The word kitsune means fox, but in Japanese folklore it refers to fox spirits, who are intelligent and possess paranormal abilities. The more tails a kitsune has the older, wiser and more powerful they are, and that they can only have up to nine tails. Some folktales state that a kitsune gains an additional tail after every 100 years it ages. After aging one thousand years and gaining its ninth tail, it said the kitsune turns white or a golden colour.
It’s believed that the legends about the creatures came to be as humans and foxes lived close together in ancient Japan. But the kitsune is also associated with the Inari, a Shinto kami, or spirit. There are several Inari Shinto shrines and temples in Japan. One of the most famous shrines, is Fushimi Inari-taisha in Kyoto, which is the head Inari shrine in Japan, which is also well known for it’s long rows of torii gates.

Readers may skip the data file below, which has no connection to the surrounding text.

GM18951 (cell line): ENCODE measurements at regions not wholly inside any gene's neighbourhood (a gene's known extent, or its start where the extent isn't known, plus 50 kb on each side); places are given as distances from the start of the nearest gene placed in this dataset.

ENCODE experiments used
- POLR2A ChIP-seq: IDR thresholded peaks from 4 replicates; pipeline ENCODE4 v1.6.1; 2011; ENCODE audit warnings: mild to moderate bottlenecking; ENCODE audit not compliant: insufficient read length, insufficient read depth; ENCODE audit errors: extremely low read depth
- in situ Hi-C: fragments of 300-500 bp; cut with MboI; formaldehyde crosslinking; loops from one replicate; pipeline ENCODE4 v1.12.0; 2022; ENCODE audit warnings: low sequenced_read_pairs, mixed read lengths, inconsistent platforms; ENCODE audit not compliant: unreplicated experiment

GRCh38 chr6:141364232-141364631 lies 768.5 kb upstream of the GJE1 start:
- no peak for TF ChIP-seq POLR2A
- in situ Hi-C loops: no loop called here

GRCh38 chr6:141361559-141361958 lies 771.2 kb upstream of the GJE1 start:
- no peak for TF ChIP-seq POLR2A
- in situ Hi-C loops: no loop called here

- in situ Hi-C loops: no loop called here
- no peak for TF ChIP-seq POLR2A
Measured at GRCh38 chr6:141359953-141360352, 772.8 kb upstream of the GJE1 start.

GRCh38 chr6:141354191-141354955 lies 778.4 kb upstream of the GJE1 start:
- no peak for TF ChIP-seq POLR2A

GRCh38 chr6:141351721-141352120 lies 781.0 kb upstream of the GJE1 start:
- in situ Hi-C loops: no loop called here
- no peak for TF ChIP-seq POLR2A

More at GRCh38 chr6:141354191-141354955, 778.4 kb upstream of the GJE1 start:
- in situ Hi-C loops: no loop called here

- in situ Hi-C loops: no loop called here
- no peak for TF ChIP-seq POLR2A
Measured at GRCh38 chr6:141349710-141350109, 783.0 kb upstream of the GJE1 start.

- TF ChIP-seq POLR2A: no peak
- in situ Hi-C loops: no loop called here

While I didn’t illustrate a specific shrine in this image, I did pull inspiration both from Fushimi Inari shrine, and other shrines with stairs lined with torii gates. I also love that it’s said to be a good omen to see a white fox.
This image is available as prints in my print shop.
Originally the image was longer and howing off more of the stone staircase. I’ve had a really hard time deciding between the two, so I figured why not post both. Similarly this version is available as a print in my print shop.